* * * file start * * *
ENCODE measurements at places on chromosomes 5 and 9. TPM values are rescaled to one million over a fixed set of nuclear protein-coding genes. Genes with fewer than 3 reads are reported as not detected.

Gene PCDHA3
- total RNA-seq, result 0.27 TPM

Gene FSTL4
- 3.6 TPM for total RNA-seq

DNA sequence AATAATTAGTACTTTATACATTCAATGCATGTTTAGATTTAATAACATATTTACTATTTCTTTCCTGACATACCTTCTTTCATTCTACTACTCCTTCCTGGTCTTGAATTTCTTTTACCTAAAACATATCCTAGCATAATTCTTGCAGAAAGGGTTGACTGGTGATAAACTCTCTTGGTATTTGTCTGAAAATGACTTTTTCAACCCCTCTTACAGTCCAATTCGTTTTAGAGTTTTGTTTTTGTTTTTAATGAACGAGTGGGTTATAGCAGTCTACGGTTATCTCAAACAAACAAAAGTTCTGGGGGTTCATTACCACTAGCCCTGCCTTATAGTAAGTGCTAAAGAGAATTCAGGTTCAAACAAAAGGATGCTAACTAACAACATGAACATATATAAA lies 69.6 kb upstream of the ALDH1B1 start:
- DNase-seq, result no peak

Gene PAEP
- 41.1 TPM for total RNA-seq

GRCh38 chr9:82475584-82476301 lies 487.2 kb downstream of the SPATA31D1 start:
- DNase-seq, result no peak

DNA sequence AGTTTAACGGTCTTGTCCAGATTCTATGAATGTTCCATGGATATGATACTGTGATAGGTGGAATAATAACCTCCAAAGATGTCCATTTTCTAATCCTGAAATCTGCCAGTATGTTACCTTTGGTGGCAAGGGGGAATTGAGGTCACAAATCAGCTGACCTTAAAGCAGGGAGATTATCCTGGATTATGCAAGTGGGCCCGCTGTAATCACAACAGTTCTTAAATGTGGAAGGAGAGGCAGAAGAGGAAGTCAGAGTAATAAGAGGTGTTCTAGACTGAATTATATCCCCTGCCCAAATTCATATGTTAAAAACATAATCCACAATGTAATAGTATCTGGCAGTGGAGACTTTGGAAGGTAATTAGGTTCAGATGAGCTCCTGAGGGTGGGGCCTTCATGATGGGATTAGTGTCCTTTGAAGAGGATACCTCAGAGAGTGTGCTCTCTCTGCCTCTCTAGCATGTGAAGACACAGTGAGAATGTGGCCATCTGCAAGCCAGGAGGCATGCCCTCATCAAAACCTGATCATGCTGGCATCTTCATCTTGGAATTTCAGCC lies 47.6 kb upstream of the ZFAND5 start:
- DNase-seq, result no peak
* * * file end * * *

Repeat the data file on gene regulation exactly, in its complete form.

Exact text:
ENCODE measurements at places on chromosomes 5 and 9. TPM values are rescaled to one million over a fixed set of nuclear protein-coding genes. Genes with fewer than 3 reads are reported as not detected.

Gene PCDHA3
- total RNA-seq, result 0.27 TPM

Gene FSTL4
- 3.6 TPM for total RNA-seq

DNA sequence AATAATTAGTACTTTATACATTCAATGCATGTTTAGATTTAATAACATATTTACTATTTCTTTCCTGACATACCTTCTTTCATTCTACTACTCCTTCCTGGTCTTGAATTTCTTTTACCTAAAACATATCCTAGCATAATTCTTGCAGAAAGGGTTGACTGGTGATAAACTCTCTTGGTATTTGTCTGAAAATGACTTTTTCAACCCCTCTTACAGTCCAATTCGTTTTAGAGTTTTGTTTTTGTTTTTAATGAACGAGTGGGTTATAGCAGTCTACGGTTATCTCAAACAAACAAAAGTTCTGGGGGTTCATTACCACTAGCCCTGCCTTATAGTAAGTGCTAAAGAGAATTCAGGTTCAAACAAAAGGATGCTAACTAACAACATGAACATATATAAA lies 69.6 kb upstream of the ALDH1B1 start:
- DNase-seq, result no peak

Gene PAEP
- 41.1 TPM for total RNA-seq

GRCh38 chr9:82475584-82476301 lies 487.2 kb downstream of the SPATA31D1 start:
- DNase-seq, result no peak

DNA sequence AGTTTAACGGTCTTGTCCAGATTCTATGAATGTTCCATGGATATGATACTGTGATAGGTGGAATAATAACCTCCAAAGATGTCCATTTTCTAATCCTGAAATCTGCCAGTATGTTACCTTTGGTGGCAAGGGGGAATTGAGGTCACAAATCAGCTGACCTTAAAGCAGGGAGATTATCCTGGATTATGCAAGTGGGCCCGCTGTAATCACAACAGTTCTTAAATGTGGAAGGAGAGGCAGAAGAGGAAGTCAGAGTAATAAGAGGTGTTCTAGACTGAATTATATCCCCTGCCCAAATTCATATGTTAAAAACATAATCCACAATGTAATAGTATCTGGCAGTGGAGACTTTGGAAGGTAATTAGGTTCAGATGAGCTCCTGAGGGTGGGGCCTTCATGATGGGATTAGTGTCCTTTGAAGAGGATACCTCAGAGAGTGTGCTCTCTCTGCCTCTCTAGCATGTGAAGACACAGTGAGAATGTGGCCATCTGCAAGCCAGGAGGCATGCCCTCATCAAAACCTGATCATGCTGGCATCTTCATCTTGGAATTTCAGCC lies 47.6 kb upstream of the ZFAND5 start:
- DNase-seq, result no peak